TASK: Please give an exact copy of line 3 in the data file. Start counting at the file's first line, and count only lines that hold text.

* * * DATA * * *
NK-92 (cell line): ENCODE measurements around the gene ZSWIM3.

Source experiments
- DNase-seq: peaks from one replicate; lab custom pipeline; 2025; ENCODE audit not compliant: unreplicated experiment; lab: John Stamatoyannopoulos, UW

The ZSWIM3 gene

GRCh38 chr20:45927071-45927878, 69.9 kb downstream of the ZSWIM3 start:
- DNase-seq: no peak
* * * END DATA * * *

- DNase-seq: peaks from one replicate; lab custom pipeline; 2025; ENCODE audit not compliant: unreplicated experiment; lab: John Stamatoyannopoulos, UW